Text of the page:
The International Commission on Nobility and Royalty recognizes the right of a true regnant or “de jure” sovereign to create titles should they so desire. This does not mean that they can use this royal privilege at this time. Some monarchs are so constitutionally bound up that they have no power to exercise the legitimate power of kings and sovereign princes. But the right is still intact and will be forever as long as they have intact families and a recognized head. (See: “Sovereignty & the Future of Nobility and Royalty”)

The following country’s have monarchs who, thankfully, can still confer nobility and titles, or use some of their inalienable powers:

Belgium (article 113 of the Constitution) (titles can be legally indicated on public documents)
Liechtenstein (titles can be legally indicated on public documents)
Luxembourg (2 concessions in 1892 and 1951 for two Bernadotte of the Royal Family of Sweden) (titles can be legally indicated on public documents)
Spain (titles only) (titles can be legally indicated on public documents)
United Kingdom (titles only, personal since 1965) (titles can be legally indicated on public documents)
Tonga (titles can be legally indicated on public documents)(Almanach de Bruxelles WEEKLY NEWSLETTER N 13, 10th January 2004 (revised on 31st January 2004)(


It should be remembered that “titles of nobility” does not mean corrupt power elites, or entrenched political monopolies of favor and privilege that fleece or denigrate people, but rather such titles are harmless and acceptable designations similar to such titles as “father,” “brother,” “sister,” “Mr.,” “Mrs.,” “Ms.,” “doctor,” “reverend,” “captain,” “bishop,” “general,” “teacher” or “professor.” We are talking about simple distinctions–marks of significant personal or family achievement that distinguishes or identifies a person, and what he or she is all about. But counterfeiters take what does not belong to them and impersonate what is real. They not only steal from individuals by scamming them, but they reduce the worth and value of real and true titles. Just as much as counterfeit dollar bills, if allowed to propagate, would reduce the confidence a nation has in its money, the scoundrels, who sell phony noble titles, make people suspicious of, and doubtful about, all title holders. Such are, therefore, enemies to nobility and royalty, along with countries that have legislated against a person’s personal property and robbed them of their right to use their own titles—titles that have been in their families for generations. (See: “Fake Titles and Counsterfeits” and “Titles of Nobility Scams and Suspicious Claimants” as well as “The Titles Game: Can You Buy Nobility” on the website:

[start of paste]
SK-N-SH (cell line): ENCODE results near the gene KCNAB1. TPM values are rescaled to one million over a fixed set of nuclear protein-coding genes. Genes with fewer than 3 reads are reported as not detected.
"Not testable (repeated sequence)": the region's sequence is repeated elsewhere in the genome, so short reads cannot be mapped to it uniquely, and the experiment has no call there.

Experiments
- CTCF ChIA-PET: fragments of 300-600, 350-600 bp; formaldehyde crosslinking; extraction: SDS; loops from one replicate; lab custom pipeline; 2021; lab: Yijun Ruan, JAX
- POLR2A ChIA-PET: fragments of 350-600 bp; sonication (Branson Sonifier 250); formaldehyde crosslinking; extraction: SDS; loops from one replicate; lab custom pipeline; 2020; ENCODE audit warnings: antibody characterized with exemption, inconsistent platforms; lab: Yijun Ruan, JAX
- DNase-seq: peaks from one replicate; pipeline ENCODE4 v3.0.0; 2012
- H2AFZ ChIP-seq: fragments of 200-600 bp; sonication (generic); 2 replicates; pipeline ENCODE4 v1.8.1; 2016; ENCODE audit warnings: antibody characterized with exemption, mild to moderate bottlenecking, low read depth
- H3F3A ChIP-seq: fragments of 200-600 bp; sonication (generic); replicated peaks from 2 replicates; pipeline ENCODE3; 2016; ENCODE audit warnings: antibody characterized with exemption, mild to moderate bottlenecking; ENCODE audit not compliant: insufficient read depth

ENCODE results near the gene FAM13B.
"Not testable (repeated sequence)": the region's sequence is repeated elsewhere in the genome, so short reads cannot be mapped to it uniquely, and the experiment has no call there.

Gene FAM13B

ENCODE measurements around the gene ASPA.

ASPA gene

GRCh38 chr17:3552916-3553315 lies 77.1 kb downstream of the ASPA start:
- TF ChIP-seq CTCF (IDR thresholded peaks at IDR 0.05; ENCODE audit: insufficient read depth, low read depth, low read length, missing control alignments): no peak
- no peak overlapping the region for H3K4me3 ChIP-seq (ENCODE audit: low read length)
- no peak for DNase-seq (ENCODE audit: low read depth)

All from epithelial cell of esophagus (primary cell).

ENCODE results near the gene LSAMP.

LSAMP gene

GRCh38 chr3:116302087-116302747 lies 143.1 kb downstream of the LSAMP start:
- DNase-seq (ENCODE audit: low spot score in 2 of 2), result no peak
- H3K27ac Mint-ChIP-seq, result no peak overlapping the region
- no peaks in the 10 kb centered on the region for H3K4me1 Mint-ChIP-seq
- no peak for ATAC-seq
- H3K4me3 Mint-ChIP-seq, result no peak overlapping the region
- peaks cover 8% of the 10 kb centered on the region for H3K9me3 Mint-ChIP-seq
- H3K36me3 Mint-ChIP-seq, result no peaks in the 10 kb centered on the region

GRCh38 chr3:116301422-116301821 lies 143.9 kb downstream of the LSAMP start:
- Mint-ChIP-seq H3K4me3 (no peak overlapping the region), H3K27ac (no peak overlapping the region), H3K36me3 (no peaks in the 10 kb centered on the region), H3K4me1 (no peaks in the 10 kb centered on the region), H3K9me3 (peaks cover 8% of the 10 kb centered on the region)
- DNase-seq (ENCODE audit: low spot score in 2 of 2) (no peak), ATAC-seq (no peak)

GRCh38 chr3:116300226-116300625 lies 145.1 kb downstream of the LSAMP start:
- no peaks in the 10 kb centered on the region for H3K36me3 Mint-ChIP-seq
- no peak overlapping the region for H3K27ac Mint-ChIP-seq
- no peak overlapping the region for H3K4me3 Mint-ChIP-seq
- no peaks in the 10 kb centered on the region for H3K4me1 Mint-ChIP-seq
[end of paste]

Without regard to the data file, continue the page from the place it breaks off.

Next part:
The International Commission on Nobility and Royalty was organized to fight all the enemies of nobility and royalty, and eventually, it is hoped, help change laws and restore monarchy and nobility where it is possible. It was also organized to promote the ideals of such an enterprise, that is, why a royal family, nobles and knights would create a brighter future. There are many benefits to such a constitutional monarchical system, but only if high birth means exemplary behavior and lives of service and sacrifice.

Scandals rob royal and noble families of their magical aura and charm and give them a bad smell or odor which is hard for the public to bear. Scandals are therefore an ever present danger to the popularity of nobility and royalty everywhere. Nobility, after all, means a person of exalted character. Ideals must be lived. The point is, a higher standard of moral integrity is expected of the royalty and nobility of the earth. Hence, the future of nobility and royalty is dependent on the exercise of restraint, good judgment and a deep and abiding loyalty or heartfelt love for what is most proper, right and good in the earth. To better understand this, please see: “Monarchy and Nobility: Divine Rights and Responsibilities” and for the benefits and ideals, see the chapters: “Ideals” and “Advantages.” Certification is to be able to distinguish between the phony and the real thing. A certified member is a person whose claim has been investigated and found to be an honest one that is authentic and can be accepted as genuine throughout the earth.

For information on Nobiliary Law and Succession, please see the article by that name below.